Fourth black mark for a substandard Italian meal, which did at least allow us to sit out on a terrace under braziers, and horrid though the hotel was, we got an undisturbed night's sleep albeit in a stuffy room with the window shut. The next morning, after a noisy hotel breakfast shared with screeching hen party women from Manchester, we headed straight for the National Gallery of Ireland, and found fault with that too. What a huge collection, with some real treasures - three marvellous Guercinos courtesy of Sir Dennis Mahon, a wall of superb Goyas, some fine Dutch interiors with a Vermeer very much as the centrepiece - but how higgledy-piggledy and badly lit. Jack Yeats is an artist I'll be dodging in future, though I loved Orpen's portrait of Count ('Cunta' in Gaelic) John McCormack.

We could easily have passed a museum-packed time had we hung around in Dublin the full weekend, but a much more enticing prospect was in store - a trip to stay with Puffin in the courtyard cottage of Huntington Castle, Clonegal, meeting into the bargain its exotic flora and fauna. Next instalment follows in due course.

*and the young 'uns who do serve can be very impertinent. As I couldn't get an answer at Trinity about the two gigantic trees in Library Square, I asked in the Tourist Information Office. The two girls giggled and said 'are you having a laugh?' I wasn't, and I've since found the information I wanted online, thank you very much.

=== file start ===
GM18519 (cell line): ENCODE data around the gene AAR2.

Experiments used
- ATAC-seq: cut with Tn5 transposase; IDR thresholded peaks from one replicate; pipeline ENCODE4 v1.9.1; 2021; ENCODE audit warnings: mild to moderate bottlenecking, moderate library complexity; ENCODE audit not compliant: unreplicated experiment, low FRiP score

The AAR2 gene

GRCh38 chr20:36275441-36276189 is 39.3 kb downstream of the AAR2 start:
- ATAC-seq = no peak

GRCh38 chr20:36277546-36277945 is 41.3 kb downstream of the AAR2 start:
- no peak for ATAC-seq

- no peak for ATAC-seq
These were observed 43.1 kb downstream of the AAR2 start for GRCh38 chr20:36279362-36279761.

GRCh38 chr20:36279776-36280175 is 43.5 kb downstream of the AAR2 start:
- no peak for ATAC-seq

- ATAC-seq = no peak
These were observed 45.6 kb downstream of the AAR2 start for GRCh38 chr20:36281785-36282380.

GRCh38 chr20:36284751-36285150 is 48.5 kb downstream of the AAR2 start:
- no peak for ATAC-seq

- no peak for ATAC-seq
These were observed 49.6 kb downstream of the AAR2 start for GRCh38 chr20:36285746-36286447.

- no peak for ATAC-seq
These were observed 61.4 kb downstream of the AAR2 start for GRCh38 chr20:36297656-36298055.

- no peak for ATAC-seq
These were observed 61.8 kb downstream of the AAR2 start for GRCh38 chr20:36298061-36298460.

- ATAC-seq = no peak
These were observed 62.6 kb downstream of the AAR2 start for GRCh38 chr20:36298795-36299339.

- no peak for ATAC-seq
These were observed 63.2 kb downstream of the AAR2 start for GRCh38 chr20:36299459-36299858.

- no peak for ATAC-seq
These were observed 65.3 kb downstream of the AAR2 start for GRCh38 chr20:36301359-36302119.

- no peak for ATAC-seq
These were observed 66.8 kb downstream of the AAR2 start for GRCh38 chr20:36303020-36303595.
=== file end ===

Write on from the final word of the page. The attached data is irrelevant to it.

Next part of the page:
Minnie said...

Blige, Brissle eh?! Chew'm not wrong there, David - the areal's gurt lush, inny lurk?
Dublin - ah, shame ... but the constraints of a two-day trip must have been painful. Bewley's NOT what it once was (& the demolition of most of Georgian Dublin denuded the city of much beauty before Guinness & his chums began concerted conservation). But there are still plenty of pockets of great charm with splendid caf├ęs/restos & specialist shops, esp if you wander a bit further south than you did (30-40 minutes' walk from the centre - I know, I used to do it regularly a few years ago when living there!). The National Museum has fabulous Celtic artefacts, and the Museum of Modern Irish Art is definitely worth a visit - if only for the lovely, 17th century architecture of the venue (former military hospital). A trip up or down the coast on the DART is a must for sunny days (Malahide in the north, and Greystones in the south are recommended). Above all, Dublin's a city on a human scale.
Do hope the rest of your Irish jaunt went/goes well.
Descriptions of CBSO gig met l'eau a la bouche!

David said...

Of course, Minnie, you with your endless curiosity would have been the right person to consult on Dublin nooks and crannies. Is there anywhere you haven't lived?

So you do dialects as well as languages. Why am I not surprised?

I think, at any rate, that disappointed though you may be that we didn't explore further, you'll be entertained by our time cheek by jowl with the Fellowship of Isis at the Clonegal pile...

David Damant said...

David Damant writes

1840 may technically be early Victorian, as she was 21 years old and had come to the throne in 1837. But the horrors of the decay of taste really got going only later.

Laurent said...

And to think we are thinking of retiring to Dublin but after reading your comment, I thought you had been to Ottawa for the weekend. Sounds terrible.
I was in Dublin 40 yrs ago it was charming then. Things change.
Maybe we will just move to the Orkney's and drown our sorrows in scotch.

David said...